Onsen Yamanashi

Hottarakashi Onsen: Mount Fuji from a Bathtub

Japanese
ほったらかし温泉
Where?
Yamanashi
Type
Natural onsen
What's it got?
Open-air baths
Tattoos allowed
Admission
¥800 for adults, ¥400 for children. Towel not included
Hours
One hour before sunrise until 10pm (reception closes at 9:30pm). Open all year round
Address
1669-18 Yatsubo, Yamanashi-shi, Yamanashi 405-0036
Directions
As you can probably imagine, it’s not the easiest of onsen to reach. Ideally, you would get there by car (ample car parking space next to the onsen). Otherwise it’s a 10-minute taxi ride from Yamanashi-shi Station, which itself is a 90-minute direct train from Shinjuku Station. The taxi ride is about ¥2,500 one-way.
 

Hottarakashi is a Japanese word that means something like “putting your troubles aside for later”—and once you’re lying down in the shallow outdoor baths with the serene slopes of Mount Fuji in the distance, you can appreciate just how fitting is the name. This onsen is really only about the view. There’s no sauna, massage services, hot stone spas, or any of the other amenities and services that you might find at your retreat-type onsen. There is, however, a rest area and a small gift shop selling Yamanashi produce (including the wine for which the region is famous).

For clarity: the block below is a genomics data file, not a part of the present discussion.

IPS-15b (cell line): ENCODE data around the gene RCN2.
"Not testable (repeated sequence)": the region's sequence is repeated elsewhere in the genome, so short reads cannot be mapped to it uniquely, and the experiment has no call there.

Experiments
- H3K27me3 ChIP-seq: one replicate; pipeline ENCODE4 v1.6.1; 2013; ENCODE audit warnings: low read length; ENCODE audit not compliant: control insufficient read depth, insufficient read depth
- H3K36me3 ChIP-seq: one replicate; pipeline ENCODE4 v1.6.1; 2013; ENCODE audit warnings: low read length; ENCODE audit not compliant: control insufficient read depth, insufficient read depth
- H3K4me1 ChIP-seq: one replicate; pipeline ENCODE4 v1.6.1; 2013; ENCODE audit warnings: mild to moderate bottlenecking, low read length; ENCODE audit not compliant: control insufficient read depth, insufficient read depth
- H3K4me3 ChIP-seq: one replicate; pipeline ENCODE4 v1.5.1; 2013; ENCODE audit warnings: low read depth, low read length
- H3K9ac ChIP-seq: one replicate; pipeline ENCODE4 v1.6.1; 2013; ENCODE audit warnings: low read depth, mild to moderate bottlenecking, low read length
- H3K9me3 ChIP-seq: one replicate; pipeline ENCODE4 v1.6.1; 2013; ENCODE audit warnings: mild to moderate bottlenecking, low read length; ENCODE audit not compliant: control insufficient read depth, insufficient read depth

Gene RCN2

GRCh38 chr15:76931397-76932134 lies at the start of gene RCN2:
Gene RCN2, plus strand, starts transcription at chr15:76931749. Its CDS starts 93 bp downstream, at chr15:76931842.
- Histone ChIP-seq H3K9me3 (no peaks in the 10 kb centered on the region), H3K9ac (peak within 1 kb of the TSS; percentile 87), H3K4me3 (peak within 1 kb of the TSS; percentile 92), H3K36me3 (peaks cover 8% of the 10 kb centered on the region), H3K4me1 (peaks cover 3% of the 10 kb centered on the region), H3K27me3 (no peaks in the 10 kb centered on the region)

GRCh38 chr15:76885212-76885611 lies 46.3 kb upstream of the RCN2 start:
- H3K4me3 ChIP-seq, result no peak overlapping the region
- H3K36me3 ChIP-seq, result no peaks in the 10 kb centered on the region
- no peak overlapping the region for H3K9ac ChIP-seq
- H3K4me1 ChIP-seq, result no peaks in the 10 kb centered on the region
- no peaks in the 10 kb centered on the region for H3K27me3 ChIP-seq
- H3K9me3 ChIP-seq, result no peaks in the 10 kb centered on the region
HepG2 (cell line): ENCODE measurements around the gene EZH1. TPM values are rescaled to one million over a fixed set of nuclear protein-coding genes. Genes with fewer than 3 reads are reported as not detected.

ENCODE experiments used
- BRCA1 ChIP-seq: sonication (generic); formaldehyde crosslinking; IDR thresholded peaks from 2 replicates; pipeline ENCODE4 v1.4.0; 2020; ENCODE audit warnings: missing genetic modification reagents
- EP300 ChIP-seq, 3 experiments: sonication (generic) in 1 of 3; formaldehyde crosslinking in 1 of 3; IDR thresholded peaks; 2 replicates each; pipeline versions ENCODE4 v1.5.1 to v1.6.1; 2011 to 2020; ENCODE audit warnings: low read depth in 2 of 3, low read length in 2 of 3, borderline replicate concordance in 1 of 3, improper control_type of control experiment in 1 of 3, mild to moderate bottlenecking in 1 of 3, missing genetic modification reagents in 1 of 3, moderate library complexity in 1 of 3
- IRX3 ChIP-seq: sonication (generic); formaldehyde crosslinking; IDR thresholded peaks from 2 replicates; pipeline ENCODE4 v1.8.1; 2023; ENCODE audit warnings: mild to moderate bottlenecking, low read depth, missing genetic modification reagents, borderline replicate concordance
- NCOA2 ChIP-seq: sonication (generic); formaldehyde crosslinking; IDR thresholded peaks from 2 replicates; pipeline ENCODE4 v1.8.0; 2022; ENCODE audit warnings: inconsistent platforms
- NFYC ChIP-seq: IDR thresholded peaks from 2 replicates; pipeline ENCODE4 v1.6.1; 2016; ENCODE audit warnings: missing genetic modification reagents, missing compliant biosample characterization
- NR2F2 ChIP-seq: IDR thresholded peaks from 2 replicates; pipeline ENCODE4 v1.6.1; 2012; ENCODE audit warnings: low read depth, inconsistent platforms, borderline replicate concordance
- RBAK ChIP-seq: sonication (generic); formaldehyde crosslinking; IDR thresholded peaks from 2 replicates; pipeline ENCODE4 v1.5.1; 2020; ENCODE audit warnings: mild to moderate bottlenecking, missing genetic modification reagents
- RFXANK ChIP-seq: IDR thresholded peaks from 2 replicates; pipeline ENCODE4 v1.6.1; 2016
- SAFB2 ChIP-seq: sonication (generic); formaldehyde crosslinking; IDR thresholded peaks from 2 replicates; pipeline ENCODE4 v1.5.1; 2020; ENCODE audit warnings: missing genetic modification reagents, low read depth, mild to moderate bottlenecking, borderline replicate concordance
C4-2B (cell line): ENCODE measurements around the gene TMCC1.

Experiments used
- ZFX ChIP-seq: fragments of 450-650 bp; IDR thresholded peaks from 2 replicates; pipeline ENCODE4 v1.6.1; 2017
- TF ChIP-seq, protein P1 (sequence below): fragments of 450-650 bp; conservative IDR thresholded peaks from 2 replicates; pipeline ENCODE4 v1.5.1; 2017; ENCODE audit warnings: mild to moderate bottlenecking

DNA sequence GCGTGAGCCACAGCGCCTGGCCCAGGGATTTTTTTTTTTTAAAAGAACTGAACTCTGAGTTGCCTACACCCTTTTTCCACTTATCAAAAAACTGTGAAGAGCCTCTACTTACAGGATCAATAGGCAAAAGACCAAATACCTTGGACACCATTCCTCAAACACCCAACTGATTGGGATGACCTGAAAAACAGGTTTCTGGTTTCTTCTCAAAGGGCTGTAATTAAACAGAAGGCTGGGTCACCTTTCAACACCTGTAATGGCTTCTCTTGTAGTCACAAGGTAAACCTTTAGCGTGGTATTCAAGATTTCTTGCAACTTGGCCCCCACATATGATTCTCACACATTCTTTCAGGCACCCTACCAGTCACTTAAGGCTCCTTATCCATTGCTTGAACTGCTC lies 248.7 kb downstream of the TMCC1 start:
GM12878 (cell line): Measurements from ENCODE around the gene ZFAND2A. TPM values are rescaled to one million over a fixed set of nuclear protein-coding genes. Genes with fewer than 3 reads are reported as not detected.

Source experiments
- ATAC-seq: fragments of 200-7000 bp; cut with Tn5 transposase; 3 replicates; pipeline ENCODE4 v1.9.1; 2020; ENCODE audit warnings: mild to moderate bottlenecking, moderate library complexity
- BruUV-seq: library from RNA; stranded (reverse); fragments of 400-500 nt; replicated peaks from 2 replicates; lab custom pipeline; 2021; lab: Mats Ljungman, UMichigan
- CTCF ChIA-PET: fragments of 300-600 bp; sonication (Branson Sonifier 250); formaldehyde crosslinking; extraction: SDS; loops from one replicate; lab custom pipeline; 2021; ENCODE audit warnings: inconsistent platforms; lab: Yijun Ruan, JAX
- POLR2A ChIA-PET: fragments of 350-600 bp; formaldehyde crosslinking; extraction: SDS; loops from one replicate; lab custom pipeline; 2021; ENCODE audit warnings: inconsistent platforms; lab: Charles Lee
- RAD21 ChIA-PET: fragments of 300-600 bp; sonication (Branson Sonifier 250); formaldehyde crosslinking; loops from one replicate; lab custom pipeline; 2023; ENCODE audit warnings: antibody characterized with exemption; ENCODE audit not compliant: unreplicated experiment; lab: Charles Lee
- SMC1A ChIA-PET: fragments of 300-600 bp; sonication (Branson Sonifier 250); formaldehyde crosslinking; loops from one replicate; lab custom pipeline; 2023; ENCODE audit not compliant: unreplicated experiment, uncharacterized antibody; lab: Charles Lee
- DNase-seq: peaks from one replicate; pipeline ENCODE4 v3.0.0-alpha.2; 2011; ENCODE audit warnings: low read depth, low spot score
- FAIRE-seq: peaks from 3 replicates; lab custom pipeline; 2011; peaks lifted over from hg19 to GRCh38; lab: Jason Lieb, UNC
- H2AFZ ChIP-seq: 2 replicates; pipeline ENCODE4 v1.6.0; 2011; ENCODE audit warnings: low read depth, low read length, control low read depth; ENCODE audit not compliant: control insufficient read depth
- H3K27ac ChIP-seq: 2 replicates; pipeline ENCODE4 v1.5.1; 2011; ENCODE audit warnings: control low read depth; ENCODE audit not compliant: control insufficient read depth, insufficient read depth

A fire lit near the rest area

There are two onsen—”Kocchi no Yu” and “Acchi no Yu” (“This Onsen” and “That Onsen”)—both of which offer equally spectacular views of Mount Fuji from the outside bathtubs. There is a notice board in the main area with a few grainy pictures of the views from either, and a short description of the water quality (which obviously doesn’t differ that much given that it’s from the same source). The receptions and changing rooms are in what can only be described as a shack. Here you will find small lockers for valuables (don’t forget a ¥100 coin) which you should use because the changing rooms inside only have open baskets for your belongings.

One bathtub sits above the other
Unbeatable views…

I visited “Acchi no Yu” and was fortunate enough to do so on a beautiful, clear day. And what a view—Mount Fuji 40 kilometers in the distance and below the small town of Yatsubo in the middle of a largely barren landscape. The natural spring water isn’t as hot as most onsen (no doubt in part due to the cooling effect of the wind on the exposed baths) and the water is shallow enough to lie down with your head resting on a rock. It doesn’t get much more Japanese than this.

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